Anyway, the first layers are down.  Who knows where this will go.  I've a had a few false restarts of my creative process over the years, and this may be just another one of them. I hope that this coming weekend I can get back to it and start on the actual painting.  But no matter what, I really enjoyed the process of painting again: the loose brushstrokes, the smells, the look of the paint on my palette, mixing colors, and the way it flows on the canvas. I even used my palette knife to slather paint on, so no worries that I'll revert back to some really uptight process.  I even (almost) enjoyed the way I somehow end up with every color I use on my fingers. I had fun!

Saturday, May 21, 2011

Do Zen Buddhists Believe in God? (Part 2)

My friend Paul has been asking me questions about my recent post Do Zen Buddhists Believe In God? Here was his latest question:

"The four noble truths of Buddhism is all about suffering. The Zen tradition follows from that? What is the purpose of Zen then? Why do it? Follow it? I'm having a hard time grasping the null response to god/religion concept. Sure, saying that god is the #1 serial killer of all time is overblown but surely you have to admit that religious belief does cause real harm and actual death to people. What would the Zen response be to murder? War? Falsehoods? Surely they would have the same response to religion?"

This question provoked a ton of thought from me, so I wanted to post the result of this thinking.....

First of all, I know very little about Buddhism. The Zen tradition flows from it, but my sense is Buddhism is much more complicated. There's all that 'four noble truths' and 'nine directions' and 'five worlds' and 'three hells' stuff, and I'd be willing to bet part of the origin of Zen was a rejection of this complexity.  Second, you do not practice Zen for a reason. By practicing it, you experience reality directly, discipline your mind, understand truth, and ultimately may become enlightened. However, there is no goal, 'finish line', or set of rules. Last, since Zen is first and foremost a personal experience, I doubt there is a 'Zen' response to anything (including murder, war, or falsehood). Speaking for myself, here's my stab at what I believe about these subjects from a 'Zen perspective'.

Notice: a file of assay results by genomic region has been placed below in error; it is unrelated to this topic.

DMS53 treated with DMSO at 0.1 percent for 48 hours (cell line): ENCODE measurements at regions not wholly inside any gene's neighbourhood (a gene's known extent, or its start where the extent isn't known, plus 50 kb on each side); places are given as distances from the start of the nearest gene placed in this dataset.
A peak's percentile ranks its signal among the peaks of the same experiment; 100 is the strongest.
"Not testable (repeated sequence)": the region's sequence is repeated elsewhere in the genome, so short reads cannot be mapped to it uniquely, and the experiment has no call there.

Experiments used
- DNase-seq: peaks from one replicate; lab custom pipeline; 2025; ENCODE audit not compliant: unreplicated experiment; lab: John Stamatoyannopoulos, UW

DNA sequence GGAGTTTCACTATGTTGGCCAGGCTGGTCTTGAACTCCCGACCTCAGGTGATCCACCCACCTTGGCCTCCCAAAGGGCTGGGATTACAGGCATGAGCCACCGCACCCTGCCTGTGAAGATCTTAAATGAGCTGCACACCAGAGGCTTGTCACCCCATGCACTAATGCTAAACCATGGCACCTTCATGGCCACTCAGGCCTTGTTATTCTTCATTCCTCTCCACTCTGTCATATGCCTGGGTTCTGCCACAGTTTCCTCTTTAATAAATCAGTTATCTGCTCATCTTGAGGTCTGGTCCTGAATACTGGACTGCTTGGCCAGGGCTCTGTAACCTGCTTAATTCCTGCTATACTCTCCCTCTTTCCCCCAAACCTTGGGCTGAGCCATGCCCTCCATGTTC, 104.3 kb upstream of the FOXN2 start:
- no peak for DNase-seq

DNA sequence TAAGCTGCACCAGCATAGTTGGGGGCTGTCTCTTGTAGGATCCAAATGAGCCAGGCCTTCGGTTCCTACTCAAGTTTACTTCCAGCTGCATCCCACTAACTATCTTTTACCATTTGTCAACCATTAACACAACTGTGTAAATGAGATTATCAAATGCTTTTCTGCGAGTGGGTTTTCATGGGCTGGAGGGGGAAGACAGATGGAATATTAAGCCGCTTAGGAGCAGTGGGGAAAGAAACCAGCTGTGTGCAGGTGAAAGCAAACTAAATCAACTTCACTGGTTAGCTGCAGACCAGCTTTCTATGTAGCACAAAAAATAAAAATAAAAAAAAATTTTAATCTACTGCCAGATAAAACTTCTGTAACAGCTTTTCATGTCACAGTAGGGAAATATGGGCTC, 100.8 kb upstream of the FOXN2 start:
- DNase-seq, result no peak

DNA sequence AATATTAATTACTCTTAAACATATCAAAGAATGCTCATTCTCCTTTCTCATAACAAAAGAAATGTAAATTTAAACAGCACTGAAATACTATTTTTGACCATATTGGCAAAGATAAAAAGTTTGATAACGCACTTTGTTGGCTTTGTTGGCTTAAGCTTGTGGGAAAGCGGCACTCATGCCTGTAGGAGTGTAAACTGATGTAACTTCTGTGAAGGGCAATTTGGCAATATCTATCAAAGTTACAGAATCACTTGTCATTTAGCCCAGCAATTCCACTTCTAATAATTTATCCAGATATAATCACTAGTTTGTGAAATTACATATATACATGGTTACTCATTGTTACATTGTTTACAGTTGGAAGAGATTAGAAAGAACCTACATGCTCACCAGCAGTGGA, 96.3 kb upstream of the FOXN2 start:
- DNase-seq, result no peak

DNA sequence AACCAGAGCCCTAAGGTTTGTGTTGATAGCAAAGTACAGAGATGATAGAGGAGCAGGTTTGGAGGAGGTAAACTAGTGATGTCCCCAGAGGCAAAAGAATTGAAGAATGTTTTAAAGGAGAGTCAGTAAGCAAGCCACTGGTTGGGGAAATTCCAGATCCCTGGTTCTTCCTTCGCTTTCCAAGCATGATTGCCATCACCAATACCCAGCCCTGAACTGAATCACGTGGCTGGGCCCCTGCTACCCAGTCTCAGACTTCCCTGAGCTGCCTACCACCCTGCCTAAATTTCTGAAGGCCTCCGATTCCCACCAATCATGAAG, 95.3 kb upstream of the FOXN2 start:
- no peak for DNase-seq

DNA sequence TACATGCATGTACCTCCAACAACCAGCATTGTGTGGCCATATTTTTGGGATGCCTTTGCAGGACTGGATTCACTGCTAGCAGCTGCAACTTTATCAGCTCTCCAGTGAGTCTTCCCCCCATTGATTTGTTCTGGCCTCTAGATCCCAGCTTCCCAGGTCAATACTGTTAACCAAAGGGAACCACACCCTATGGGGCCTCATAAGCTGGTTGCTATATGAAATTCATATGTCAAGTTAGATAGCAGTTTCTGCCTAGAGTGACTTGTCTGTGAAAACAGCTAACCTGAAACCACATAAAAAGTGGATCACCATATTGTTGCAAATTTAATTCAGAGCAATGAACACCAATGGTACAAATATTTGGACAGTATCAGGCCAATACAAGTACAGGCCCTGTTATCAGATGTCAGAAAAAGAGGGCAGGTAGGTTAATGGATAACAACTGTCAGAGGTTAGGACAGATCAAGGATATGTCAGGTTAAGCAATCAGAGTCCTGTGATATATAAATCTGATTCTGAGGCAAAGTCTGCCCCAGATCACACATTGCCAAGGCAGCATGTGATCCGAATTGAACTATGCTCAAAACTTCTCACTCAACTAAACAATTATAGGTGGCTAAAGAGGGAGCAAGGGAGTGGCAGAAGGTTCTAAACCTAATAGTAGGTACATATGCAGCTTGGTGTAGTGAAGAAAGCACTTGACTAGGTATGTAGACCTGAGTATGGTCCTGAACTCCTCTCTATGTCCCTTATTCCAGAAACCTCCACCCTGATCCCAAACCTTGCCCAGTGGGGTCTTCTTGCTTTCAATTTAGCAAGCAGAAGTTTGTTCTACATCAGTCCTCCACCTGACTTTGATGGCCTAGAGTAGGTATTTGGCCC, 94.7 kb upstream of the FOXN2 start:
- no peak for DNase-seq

Falsehood (i.e., lying).
Lying that springs from delusion (e.g., you are pretending to be something you are not) is wrong because it necessarily takes you from the path. Beyond this, neither honesty nor lying are good or bad in and of themselves. Example: Your mother just got her hair done for a big party. She loves it and asks you how it looks. You think it's awful. Is it right to be honest or to lie?

The answer depends on the facts. If her hair is truly embarrassing and hideous and she'll make a fool of herself at the party, then you should tell her just enough truth so she gets the point without being hurt. As such, it would not be right to be totally honest and tell her she looks awful (even if it's true) and list out all the reasons why. On the other hand, if it's just your personal opinion that she looks bad and telling her this will achieve nothing more than to hurt her feelings, then it would not be compassionate to do so. This does not mean you actively lie and say she looks twenty years younger or anything like that. You answer the question so as not to hurt her, while speaking as little untruth as possible. On the other hand, some friends value you because you will give them the 'unvarnished truth no matter what'. In this case, lying - even to spare their feelings - is not compassionate and is wrong. Given all this, you see that neither honesty nor lying can always be right or wrong.